Author: Masja Zandbergen-Albers
There’s plenty of hype and not enough realism and leadership around sustainability goals, says Masja Zandbergen-Albers, Head of Sustainability Integration at Robeco.
Climate change is the central driver for action, yet the numbers do not display the effects of sustainability-conscious financial markets. Even with the ongoing noise around net-zero pledges, green technology adoption and new regulatory frameworks, carbon emissions continue to increase alongside economic growth.
Whilst there is an ongoing list of reasons as to why emissions have not subsided, even with the tools, capital and know-how of modern economies, a less touted and realistic assessment in the lack of change is a lack of leadership in exemplifying change.
Time sensitive goals, targets, and courses continue to be created and chartered, and at the same time, cannot be achieved or adhered too. Who, then, is going to lead the sustainability push and break this cycle that has become embedded in both the financial and political sectors?
Many frameworks can be flawed, failing to achieve their intended goals and simply becoming tools for sales teams rather than sustainable investors. The UN’s SDG framework, for example, runs into the problem of not being realistically achieved by 2030. One reason for this is the setbacks due to the Covid pandemic, but also the goals themselves are inconsistent, overlapping, and even run counter to each other. For example, SDG 8 (decent work and economic growth) cannot be realistically achieved without coming into conflict with SDG 13 (climate action), SDG 14 (life below water) and SDG 15 (life on land).
The market for services provided in space is expected to grow significantly. Companies will offer things like helping satellites get to their correct position faster, fixing broken satellites, and making communication between satellites and customers faster. Orbital tugs get satellites to the right orbit faster, so they start generating revenue sooner. In-space communications get satellite imagery into customers' hands quicker for which they are willing to pay a huge premium.
Although a realistic assessment of sustainability goals and frameworks highlight inconsistencies, it does not mean that their underlying premise are invalid. They remain extremely critical. But to come back to the concern over proper leadership - governments, companies, and investors together need to provide a heavily weighted effort in ensuring their success. Unfortunately however, even amongst the misleading corporate marketing sprees and political campaigning, this has yet to be seen in a great enough collaboration to enact change.
It is also important to note that certain sustainability factors beyond just climate risk, such as biodiversity, are not yet widely assessed to the same degree by the investment and business community. Certainly not to the same level to which investors consider climate, or to that in which businesses examine social factors such as governance and diversity. This is a concern, not least because it neglects the protection of our environments, but more so that without biodiversity, there would be nothing of the climate or society to assess.
Adopting A Realistic Lens
So, by adopting a realistic assessment on sustainability, we’ve established that the factors that spur the drive for change have yet to be addressed and continue to worsen. At the same time, there are too few leaders, and the frameworks established to make improvements are, in practice, unreliable. So what, therefore, is a realistic assessment on the way in which investors, companies and governments can actually reach sustainability goals without failing and falling back into the safety of another strategic sustainability narrative to kick the can further down the road?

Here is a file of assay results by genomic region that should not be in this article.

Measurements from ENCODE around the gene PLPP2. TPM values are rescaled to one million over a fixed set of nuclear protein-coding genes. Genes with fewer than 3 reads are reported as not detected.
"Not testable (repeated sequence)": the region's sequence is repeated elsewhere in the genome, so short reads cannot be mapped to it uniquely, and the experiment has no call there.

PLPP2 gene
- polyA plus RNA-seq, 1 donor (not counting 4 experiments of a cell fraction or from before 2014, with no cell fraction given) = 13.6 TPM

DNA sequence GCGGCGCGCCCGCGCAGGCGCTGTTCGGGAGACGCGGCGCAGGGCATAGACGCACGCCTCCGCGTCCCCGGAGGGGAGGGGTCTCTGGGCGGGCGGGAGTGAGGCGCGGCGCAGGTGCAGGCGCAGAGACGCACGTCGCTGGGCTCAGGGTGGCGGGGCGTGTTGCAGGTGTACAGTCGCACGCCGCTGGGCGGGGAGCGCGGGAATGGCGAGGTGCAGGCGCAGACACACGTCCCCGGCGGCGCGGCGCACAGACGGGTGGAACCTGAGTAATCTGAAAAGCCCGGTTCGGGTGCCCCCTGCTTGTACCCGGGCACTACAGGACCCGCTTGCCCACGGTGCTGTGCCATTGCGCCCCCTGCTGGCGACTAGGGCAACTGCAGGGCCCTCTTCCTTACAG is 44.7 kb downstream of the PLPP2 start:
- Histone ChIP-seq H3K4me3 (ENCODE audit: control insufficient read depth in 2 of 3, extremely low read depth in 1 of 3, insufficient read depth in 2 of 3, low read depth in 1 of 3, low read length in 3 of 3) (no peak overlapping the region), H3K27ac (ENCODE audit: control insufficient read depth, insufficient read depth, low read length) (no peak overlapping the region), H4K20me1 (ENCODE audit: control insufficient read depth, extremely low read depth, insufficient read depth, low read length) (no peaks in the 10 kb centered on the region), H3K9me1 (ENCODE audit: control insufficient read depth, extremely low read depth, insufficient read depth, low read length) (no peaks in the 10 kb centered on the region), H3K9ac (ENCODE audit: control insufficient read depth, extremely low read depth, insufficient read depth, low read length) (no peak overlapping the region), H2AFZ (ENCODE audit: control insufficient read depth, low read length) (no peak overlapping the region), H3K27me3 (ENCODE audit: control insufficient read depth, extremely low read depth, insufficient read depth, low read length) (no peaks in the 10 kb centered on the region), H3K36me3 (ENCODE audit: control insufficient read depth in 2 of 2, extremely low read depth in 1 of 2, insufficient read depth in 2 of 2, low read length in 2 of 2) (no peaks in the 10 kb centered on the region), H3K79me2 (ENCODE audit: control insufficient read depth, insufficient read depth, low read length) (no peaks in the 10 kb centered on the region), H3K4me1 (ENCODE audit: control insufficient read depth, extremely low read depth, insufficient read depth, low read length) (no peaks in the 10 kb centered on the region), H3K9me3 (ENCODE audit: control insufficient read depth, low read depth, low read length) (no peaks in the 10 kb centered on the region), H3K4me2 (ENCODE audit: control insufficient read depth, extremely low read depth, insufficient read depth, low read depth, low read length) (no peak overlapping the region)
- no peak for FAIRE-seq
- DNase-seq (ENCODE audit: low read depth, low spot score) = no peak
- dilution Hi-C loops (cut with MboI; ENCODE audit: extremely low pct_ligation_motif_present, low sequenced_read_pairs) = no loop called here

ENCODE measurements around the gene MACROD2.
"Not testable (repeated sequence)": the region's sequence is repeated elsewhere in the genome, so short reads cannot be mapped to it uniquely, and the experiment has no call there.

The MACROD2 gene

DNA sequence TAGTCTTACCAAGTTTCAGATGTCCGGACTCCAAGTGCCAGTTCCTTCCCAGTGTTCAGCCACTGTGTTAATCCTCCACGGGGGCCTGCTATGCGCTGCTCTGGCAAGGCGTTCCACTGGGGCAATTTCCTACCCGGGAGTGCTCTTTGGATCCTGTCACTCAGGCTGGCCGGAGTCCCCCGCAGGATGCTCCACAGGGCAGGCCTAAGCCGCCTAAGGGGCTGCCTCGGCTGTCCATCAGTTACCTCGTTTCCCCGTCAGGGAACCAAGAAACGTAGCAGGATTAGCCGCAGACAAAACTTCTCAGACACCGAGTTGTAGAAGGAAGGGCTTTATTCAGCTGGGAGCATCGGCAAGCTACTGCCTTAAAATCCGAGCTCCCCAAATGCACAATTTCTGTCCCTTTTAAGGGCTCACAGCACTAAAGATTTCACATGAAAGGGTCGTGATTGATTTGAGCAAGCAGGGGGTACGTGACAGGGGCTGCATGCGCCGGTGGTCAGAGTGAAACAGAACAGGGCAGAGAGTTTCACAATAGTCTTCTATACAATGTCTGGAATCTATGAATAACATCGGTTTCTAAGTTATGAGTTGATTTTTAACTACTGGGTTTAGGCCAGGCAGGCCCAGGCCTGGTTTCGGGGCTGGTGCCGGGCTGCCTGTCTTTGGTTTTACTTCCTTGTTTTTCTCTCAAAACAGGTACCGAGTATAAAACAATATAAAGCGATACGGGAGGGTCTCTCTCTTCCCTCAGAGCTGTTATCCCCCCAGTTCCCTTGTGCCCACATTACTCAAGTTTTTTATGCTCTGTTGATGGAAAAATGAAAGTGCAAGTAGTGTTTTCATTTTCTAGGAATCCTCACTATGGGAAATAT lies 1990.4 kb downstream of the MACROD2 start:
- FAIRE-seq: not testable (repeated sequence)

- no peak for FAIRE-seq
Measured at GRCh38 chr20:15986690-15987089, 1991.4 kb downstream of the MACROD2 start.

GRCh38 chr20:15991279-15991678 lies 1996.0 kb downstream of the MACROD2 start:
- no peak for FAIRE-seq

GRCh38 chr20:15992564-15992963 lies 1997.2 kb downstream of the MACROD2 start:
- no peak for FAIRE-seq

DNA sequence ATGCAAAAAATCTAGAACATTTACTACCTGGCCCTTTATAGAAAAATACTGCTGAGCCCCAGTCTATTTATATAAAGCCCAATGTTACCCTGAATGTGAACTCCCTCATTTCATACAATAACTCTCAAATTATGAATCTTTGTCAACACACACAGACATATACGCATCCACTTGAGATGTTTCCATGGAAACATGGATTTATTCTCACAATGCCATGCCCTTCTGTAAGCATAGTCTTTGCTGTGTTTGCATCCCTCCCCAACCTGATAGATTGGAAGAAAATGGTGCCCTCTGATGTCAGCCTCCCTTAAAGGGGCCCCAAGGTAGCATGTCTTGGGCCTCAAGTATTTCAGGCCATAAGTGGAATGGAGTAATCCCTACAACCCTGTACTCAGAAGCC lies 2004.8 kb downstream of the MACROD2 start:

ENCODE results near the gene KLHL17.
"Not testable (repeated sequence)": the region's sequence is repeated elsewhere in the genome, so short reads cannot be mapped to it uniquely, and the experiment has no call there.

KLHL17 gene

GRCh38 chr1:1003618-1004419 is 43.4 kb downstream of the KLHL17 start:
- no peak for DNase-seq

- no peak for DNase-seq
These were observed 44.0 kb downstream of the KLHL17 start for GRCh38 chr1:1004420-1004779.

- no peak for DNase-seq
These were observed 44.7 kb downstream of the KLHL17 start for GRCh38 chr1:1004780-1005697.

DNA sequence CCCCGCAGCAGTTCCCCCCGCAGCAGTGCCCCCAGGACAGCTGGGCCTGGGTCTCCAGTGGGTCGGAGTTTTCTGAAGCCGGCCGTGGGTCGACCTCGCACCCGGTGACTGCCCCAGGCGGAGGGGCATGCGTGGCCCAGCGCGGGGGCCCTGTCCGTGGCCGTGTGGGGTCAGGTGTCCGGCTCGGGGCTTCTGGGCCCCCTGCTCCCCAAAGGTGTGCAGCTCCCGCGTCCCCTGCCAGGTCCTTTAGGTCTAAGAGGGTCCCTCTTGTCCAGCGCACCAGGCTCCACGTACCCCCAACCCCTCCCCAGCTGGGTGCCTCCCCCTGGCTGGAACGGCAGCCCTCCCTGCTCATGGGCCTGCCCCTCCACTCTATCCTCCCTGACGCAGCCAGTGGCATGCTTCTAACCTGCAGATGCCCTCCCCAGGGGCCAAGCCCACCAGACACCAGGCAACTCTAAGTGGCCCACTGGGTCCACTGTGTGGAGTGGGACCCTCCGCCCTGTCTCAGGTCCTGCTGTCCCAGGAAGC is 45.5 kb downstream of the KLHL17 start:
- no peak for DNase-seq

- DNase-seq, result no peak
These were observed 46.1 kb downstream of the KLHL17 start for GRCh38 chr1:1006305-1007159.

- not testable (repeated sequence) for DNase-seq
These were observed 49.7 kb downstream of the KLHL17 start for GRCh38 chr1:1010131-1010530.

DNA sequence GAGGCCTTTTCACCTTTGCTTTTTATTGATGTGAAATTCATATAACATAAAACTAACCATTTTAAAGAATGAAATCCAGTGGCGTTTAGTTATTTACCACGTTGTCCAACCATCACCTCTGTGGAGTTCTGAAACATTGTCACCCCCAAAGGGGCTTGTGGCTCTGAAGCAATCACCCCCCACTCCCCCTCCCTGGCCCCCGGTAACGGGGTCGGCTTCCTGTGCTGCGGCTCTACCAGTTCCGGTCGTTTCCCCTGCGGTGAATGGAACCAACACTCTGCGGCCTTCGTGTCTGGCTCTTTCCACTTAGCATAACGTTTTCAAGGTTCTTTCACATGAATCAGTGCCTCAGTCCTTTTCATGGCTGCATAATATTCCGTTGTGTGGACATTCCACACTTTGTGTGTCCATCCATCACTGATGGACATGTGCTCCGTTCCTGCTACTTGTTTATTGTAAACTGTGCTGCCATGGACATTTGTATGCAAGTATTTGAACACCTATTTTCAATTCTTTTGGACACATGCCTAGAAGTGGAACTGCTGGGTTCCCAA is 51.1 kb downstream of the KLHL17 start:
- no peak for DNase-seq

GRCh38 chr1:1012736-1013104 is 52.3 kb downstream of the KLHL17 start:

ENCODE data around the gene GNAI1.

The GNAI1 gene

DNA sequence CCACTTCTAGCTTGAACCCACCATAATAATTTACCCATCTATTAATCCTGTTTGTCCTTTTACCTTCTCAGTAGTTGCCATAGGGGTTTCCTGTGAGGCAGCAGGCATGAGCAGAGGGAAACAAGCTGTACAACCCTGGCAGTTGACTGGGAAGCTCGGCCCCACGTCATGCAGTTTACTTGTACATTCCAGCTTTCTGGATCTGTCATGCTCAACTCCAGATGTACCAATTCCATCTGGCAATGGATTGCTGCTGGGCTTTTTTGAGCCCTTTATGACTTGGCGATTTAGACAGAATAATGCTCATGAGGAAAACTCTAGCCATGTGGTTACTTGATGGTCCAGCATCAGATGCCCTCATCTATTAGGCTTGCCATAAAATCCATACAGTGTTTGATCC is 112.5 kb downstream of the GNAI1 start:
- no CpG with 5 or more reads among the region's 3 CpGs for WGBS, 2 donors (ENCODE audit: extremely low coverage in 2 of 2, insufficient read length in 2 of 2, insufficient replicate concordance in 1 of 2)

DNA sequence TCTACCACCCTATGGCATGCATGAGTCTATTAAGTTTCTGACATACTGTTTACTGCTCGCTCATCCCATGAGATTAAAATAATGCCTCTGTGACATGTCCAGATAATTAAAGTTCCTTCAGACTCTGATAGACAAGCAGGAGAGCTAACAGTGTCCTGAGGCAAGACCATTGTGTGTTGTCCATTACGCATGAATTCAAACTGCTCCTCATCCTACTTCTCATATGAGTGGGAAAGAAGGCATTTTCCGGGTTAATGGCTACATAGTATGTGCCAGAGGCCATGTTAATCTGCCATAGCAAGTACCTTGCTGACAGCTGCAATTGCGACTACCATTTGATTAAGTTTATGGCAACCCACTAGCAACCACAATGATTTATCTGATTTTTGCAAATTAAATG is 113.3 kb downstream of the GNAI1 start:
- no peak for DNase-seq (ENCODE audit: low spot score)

On the government side, improved, more precise, and better globally policed regulation is essential. Realistically, it is currently just not effective enough in its power. My suggestion is finding a way in which regulators are able to put a financial price on sustainability issues, such as climate risk and biodiversity, to make sure investors and companies internalise these as costs whilst they continue to be neglected. This is important as abrupt changes to climate and biodiversity will come to be significant financial costs if they are not addressed. It is evident that investors and corporates alike are still yet to be aware of the future benefits of sustainable development to their operations and must, therefore, begin to measure it as a part of their already existing financial metrics.
A further way of doing this is to alter the structure in which investment has traditionally operated by moving beyond just delivering returns, but to deliver impact as well. The impact investing market has grown well over the past decade, especially with its focus on emerging and frontier markets, but it is far from where it needs to be. If the impact that companies and entities make were to be assessed in the same way as profit and growth are, then sustainable development could not only be enacted faster, but more efficiently.
Whilst problems continue to persist and worsen it feels that we, as investors, companies, and governments, are still trying to construct the tools capable of making our global practices more sustainable. It is perhaps time now, therefore, to start allocating our resources and focus on building those tools, and to shift away from the hype of campaigns, reassuring rhetoric and the creation of unreachable goals and targets.